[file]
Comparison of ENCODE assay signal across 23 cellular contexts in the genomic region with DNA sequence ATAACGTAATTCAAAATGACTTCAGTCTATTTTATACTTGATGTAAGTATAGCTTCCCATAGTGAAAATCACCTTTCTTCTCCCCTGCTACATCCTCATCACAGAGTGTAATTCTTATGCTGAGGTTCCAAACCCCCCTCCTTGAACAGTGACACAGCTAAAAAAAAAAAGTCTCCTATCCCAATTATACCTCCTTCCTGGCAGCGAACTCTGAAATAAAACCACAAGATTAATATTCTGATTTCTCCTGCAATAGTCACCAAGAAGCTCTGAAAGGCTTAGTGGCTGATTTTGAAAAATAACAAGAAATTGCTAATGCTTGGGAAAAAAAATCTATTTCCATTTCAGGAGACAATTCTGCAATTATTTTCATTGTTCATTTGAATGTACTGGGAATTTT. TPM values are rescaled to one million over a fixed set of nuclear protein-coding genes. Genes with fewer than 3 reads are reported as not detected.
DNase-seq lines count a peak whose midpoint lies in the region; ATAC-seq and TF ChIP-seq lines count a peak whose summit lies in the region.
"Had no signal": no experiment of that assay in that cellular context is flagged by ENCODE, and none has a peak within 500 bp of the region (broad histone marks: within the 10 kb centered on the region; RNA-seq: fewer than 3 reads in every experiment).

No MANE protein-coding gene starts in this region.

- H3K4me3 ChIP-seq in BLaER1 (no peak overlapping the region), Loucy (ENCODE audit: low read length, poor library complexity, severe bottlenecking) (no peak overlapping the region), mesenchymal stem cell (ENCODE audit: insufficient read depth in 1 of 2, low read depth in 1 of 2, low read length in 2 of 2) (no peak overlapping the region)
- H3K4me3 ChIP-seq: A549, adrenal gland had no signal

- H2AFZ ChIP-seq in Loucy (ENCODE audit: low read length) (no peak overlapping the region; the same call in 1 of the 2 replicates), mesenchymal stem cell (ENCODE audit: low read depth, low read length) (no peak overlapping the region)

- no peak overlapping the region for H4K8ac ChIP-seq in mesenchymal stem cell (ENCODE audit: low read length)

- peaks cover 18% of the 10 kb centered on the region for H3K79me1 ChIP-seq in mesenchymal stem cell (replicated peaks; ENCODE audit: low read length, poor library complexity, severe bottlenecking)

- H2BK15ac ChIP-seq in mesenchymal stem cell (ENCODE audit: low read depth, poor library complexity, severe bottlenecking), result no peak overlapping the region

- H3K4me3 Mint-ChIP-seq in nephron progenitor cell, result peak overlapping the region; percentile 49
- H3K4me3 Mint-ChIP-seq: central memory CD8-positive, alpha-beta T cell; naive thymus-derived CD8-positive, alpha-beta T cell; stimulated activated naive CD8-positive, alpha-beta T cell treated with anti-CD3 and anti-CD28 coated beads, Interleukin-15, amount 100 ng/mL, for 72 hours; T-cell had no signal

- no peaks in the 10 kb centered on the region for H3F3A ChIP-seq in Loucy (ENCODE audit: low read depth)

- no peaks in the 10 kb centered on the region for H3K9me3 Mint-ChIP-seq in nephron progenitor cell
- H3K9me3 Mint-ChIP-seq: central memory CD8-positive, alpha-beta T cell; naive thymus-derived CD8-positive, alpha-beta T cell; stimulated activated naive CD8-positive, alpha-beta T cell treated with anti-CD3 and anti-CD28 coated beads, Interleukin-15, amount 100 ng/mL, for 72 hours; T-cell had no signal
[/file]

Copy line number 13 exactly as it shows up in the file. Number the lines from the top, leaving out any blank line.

- no peaks in the 10 kb centered on the region for H3F3A ChIP-seq in Loucy (ENCODE audit: low read depth)